From the Soho News (August 20, 1981). — J.R.
Film India: Indian Film Festival Museum of Modern Art, through August 23
Buster Keaton Film Festival Lincoln Plaza, through September 19
Directed for Comedy Regency, through October 17
Honky Tonk Freeway Written by Edward Clinton
Directed by John Schlesinger, opens August 21
AUGUST 7: The first movie I see for this column isn’t a light comedy, but it sure puts me in a sunny mood. The prospect of a three-hour Indian film in Temil with no subtitles is a little off-putting, I would say -– wouldn’t you? On my way into the sparsely populated auditorium of the Museum of Modern Art this afternoon, I hear not one but two separate senior citizens crack jokes about what a nice opportunity this is for a nap.
And yet, just as Indian film buff Elliott Stein has predicted, I have surprisingly little trouble following the plot and action of Chandralakha (1948). The quaintly illusionistic charm of a black-and-white movie like this, about a good and bad brother vying for the throne in a mythical kingdom – with a large palace protected by a drawbridge –- is part of its primal pull from the beginning.
I’m struck, for instance, by the carefree crosscutting in the opening sequence between the hefty hero in exterior locations, participating in a robust Northwest Mounted Police sort of song, and the heroine he suddenly meets in front of a gorgeously painted backdrop -– as if the two were totally continuous (or at least contiguous) spatial realities.… Read more »
This appeared in The Soho News (August 18, 1981). – J.R.
An Enemy of the People
Directed by George Schaefer
Beatlemania — The Movie
Directed by Joe Manduke
A cherished personal project of Steve McQueen, who served as executive producer as well as lead actor, Henrik lbsen’s An Enemy of the People, scripted by Alexander Jacobs, is a lot more appealing and less forbidding than its cultural aura might suggest. That McQueen was unable to get this 1977 film released prior to his death is unfortunate yet unsurprising; given the absence of outlets for movies of this kind in the United States, I would have thought that cable might prove to be its ideal resting place. But at least for us Manhattan country folk, it’s once again thanks to the underappreciated services of the Public Theater that we’re able to see it at all.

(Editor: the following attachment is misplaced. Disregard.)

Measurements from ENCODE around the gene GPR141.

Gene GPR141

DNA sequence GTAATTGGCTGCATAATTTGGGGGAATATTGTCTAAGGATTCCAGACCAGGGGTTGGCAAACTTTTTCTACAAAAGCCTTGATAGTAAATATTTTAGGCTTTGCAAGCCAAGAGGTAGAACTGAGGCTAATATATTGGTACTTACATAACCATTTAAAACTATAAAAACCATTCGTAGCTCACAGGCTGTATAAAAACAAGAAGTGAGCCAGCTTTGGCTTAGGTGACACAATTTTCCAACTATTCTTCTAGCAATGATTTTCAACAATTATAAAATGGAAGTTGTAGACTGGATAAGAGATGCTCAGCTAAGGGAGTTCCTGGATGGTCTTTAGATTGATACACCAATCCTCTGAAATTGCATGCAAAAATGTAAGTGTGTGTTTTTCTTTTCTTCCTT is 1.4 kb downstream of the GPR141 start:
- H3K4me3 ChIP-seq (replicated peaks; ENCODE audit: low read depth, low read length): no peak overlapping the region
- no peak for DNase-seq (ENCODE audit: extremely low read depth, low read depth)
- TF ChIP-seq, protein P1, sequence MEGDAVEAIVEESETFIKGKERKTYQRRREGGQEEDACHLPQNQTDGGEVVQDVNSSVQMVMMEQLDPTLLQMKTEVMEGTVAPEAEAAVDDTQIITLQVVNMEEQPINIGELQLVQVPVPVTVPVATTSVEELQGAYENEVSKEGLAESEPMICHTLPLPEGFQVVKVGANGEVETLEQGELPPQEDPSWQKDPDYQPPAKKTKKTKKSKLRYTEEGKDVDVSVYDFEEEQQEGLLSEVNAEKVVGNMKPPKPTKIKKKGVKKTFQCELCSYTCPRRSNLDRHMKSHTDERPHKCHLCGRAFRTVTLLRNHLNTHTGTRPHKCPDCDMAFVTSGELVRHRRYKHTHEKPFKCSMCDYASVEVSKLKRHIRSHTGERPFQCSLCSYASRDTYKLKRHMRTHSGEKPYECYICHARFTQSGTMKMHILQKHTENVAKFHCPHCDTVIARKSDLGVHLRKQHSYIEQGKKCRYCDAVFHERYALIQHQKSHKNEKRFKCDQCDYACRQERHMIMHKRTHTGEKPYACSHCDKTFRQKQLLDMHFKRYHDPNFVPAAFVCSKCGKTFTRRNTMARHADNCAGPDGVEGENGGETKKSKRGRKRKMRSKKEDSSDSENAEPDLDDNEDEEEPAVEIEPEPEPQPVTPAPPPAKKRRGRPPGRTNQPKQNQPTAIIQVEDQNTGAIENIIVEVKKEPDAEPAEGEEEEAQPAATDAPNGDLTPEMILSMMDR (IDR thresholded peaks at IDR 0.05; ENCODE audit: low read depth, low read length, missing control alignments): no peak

McQueen made this movie when he knew that he was dying of cancer and decided that he wanted to be remembered for something more than his blue-eyed beefcake parts. An advocate of Laetrile cancer therapy -– banned by the FDA, and usually pegged as “controversial” in this country – McQueen had to go to a Mexican clinic to get the treatment he wanted and must have had plenty of reasons to identify with Ibsen’s persecuted, innocent, and idealistic hero.… Read more »
From The Soho News (August 4, 1981), very slightly tweaked on January 27, 2010. –J.R.
The Celluloid Closet:
Homosexuality in the Movies
By Vito Russo
Harper Colophon Books, $7.95
Want to read the first comprehensive study in English of homosexuality in the movies? Go hunt up Parker Tyler’s Screening the Sexes (1972). Prefer a more theoretical and political, less coterie-oriented approach? Try Richard Dyer’s first-rate Gays and Film (1975), which includes Caroline Sheldon on lesbians, Dyer on stereotyping, and Jack Babuscio on camp. Like something even more up to date, dealing with the “textual incoherence” of recent Hollywood movies like Cruising and Looking for Mr. Goodbar from a gay lib perspective? Check out Robin Wood’s interesting and fruitful article (no pun intended) in the current issue of Movie.
Where does this leave Vito Russo’s serious and ambitious The Celluloid Closet – which incidentally bears the same subtitle as Tyler’s book? Not so much in the lurch as the above list may imply. As the best researched and illustrated book on the subject — entertainingly and intelligently written in epigramatic journalese, and clearly backed up by years of patient fact-finding and interviewing — it deserves to be considered a significant reference point and a source of reference in the years to come.… Read more »
Tracy Young, my editor at Soho News in 1980-81, accorded me an unusual amount of freedom and a minimum of editing (which often amounted to the same thing), but she didn’t allow me to publish this article, written in July 1981. She approved it in principle when I proposed it, then refused it after it was written — the first and only time this happened during my year and a half on this weekly paper, where I was working as both a film and book reviewer. Later on, she wound up ripping out (or, in capitalist terms, salvaging) the reviews of Zorro, the Gay Blade and Heart to Heart, and running them on August 4, 1981 with Seth Cagin’s review of Victory, under the title “Transcendental Cuisine,” without explanation.
At the suggestion of Straub and Huillet themselves, this article was later included in a 20-page tabloid-size publication that I edited about their work to accompany the first (and, I believe, to date, only) full U.S. retrospective of their work, which I curated, at the Public Theater in New York, from November 2-14, 1982, which also included ten programs consisting of films by others that they selected to run with their own work, ranging from Blind Husbands to Antonio das Mortes to A King in New York to Civil War (the John Ford episode in How the West Was Won, shown with A Corner in Wheat and Land without Bread), and including several appearances by and discussions with Straub and Huillet.… Read more »